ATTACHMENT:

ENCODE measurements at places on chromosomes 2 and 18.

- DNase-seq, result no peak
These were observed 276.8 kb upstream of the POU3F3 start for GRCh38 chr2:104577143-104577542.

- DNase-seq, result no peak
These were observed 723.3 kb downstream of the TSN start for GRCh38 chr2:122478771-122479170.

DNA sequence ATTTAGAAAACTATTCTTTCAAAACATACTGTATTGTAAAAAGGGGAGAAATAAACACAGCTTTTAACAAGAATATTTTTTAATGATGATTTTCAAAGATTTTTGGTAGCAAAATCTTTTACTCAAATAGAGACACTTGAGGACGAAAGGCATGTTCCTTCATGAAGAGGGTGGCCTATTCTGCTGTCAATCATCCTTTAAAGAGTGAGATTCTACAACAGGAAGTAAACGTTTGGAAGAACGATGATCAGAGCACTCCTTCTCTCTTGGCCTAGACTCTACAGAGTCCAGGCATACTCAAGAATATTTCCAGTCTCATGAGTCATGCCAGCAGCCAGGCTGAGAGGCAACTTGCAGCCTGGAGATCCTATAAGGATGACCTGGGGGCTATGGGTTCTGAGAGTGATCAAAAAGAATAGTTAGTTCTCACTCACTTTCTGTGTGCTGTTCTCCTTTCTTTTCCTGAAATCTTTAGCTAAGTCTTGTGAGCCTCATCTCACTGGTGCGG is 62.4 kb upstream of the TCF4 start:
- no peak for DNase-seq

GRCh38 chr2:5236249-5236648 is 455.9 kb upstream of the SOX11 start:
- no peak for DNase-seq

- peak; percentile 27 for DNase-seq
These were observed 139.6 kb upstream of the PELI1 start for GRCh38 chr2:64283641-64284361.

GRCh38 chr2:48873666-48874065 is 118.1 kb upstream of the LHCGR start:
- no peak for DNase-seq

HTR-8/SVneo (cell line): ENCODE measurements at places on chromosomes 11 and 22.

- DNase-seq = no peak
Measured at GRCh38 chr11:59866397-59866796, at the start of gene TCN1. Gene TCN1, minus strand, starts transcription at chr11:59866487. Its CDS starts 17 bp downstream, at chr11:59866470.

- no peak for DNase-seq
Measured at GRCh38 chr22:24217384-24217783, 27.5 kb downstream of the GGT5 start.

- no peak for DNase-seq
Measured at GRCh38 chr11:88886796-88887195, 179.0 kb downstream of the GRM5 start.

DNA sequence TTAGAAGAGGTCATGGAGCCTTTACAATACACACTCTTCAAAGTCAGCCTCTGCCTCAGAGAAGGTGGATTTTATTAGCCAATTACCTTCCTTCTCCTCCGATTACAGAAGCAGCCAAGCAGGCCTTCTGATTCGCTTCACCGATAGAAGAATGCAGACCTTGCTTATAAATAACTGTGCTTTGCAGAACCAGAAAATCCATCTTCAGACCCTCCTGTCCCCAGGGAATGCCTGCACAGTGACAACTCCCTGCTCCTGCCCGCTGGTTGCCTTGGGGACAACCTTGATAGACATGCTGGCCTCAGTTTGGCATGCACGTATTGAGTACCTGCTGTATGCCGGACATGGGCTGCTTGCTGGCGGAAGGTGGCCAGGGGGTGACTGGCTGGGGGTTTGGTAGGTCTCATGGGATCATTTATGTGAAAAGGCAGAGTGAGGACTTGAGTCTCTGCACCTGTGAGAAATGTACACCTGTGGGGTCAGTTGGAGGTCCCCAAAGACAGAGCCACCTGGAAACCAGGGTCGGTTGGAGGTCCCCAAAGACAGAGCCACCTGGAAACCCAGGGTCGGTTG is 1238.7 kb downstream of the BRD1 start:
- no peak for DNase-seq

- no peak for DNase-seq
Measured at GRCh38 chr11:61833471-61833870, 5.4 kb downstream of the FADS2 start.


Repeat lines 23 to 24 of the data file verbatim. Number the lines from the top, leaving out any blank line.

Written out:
- no peak for DNase-seq
Measured at GRCh38 chr11:61833471-61833870, 5.4 kb downstream of the FADS2 start.